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Becoming a professional software development firm - joshsmith.com

Becoming a professional software development firm

 

It’s funny how things work out. iOnline started as a product-based company way back in 2000. At the time, it was a single-employee company that generated revenue from advertising placed on a series of network websites.

When the aftermath of the dot-com crash sent online ad returns in the second-tier (non premium) market tumbling so deeply that cost-per-1000-impression rates for ad units dropped by as much as 90%, it became necessary to diversify the company’s revenue sources in order to remain afloat and to continue growing. By 2004, the company had firmly become a service provider; with revenue aligned closely with the number of billable hours that were produced in a given month.

This model is unattractive in the long term for a number of reasons. The greatest single reason is that in a highly competitive market such as web design and development, which is starting to commoditise services and pressure hourly rates, a business driven by billable hours will permanently be bound to tight margins and stressed resource management, regardless of how large the company becomes.┬áThe race towards “free” in many areas of design and development and the growing trend of outsourcing custom work to freelancers or agencies based in India and the Philippines to take advantage of lower labour rates indicates that this situation is unlikely to improve in the short term.

After growing to a team of 10 under a billable services model, transitioning to a product-driven business model was always going to be a challenge, but one that is ultimately necessary for the company to grow and for our clients to continue receiving optimal value. The process is well underway now and is proving both refreshing and illuminating.

iOnline’s first product release in years is the Xero add-on xocashflow, which helps Xero users to chase up multiple overdue invoices with the click of a single button and to subsequently improve their cashflow positions, while saving valuable time. Building a product in the small gaps between commercial project work took coordination, commitment and clever code control. For a small company such as ours, it also created its own cashflow challenges (ironic given the nature of the product), as product development requires 100s of hours of development time that delivers no immediate returns.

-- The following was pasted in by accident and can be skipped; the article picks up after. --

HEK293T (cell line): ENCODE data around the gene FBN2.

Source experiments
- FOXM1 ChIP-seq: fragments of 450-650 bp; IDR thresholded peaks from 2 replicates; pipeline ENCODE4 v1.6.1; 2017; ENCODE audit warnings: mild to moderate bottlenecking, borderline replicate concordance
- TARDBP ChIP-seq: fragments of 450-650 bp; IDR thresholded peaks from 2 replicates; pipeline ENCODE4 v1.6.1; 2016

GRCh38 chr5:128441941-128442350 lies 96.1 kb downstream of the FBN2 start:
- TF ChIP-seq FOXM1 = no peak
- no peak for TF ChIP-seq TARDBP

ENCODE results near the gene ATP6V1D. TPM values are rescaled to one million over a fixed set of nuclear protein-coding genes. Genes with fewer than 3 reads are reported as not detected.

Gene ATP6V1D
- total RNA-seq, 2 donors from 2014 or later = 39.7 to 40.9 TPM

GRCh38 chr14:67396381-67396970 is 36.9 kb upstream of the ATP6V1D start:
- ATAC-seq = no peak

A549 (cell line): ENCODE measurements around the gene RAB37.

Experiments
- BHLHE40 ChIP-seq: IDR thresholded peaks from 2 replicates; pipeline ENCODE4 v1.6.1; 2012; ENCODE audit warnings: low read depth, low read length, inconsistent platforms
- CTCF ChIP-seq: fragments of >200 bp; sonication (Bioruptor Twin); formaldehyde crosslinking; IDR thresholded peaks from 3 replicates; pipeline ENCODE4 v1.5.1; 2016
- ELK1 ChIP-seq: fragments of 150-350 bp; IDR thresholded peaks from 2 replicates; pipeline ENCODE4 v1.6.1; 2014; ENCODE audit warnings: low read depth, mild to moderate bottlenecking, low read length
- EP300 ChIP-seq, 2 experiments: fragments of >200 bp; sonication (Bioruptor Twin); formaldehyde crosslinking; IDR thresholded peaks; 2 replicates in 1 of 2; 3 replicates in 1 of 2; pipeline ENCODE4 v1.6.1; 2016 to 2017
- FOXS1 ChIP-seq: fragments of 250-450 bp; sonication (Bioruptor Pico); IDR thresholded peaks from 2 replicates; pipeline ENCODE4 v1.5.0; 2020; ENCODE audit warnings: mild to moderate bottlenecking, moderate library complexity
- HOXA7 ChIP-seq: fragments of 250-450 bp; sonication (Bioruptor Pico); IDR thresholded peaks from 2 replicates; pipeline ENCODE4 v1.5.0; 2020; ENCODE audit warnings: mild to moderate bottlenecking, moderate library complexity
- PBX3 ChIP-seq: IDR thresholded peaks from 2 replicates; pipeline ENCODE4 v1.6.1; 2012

Despite the challenges, xocashflow successfully launched on Thursday of last week. While the product’s launch was well positioned and the application priced extraordinarily competitively, the first 5 days after launch produced no sales whatsoever. The first sale, worth a tiny $8 after fees, came as a huge relief; not because of its value (obviously), but because it indicated that a change in direction had occurred. Receipt of that first $8 officially made us a professional software development firm.

We had always been one philosophically, in that every website and mobile app we build is based on our own technological systems (primarily the iCMS content management system and iCart e-commerce platform), but our business model has not been based on licensing or access, but on the delivery of billable hours through service work. This made us more akin to a plumbing contractor than to the Silicon Valley icons we aspired to emulate.

Since that first sale, there hasn’t been a day in which xocashflow hasn’t gained new customers – and these are customers coming from international markets as well as locally, which is yet another important differentiation between a product-driven model and a service-based business (which is generally limited by location to a certain degree).

This blog will help to chart the emergence of several other software products that we have in the pipeline during the coming months, as well as the rise of xocashflow. The challenges and triumphs associated with being a service-based business will also be uncovered and celebrated, as our renewed focus improves options and value for existing clients, without alienating them.

This will be a hugely exciting year for iOnline and for other innovative companies that need to adjust their models to avoid competing in increasingly commoditized labour spaces. With cloud-based software offerings being embraced eagerly by SMEs around the world, there are opportunities aplenty for those software startups that correctly identify and fill gaps in the market. I think we’ve done that with xocashflow and with the next offering that we are due to launch in April.

Here’s to a new age of product-focused development.

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Josh has been involved in the web development industry since the heady boom days of the mid-late 90s and founded iOnline Pty Ltd in March 2000 to provide web design, development and digital marketing services to small and medium enterprises around Australia.

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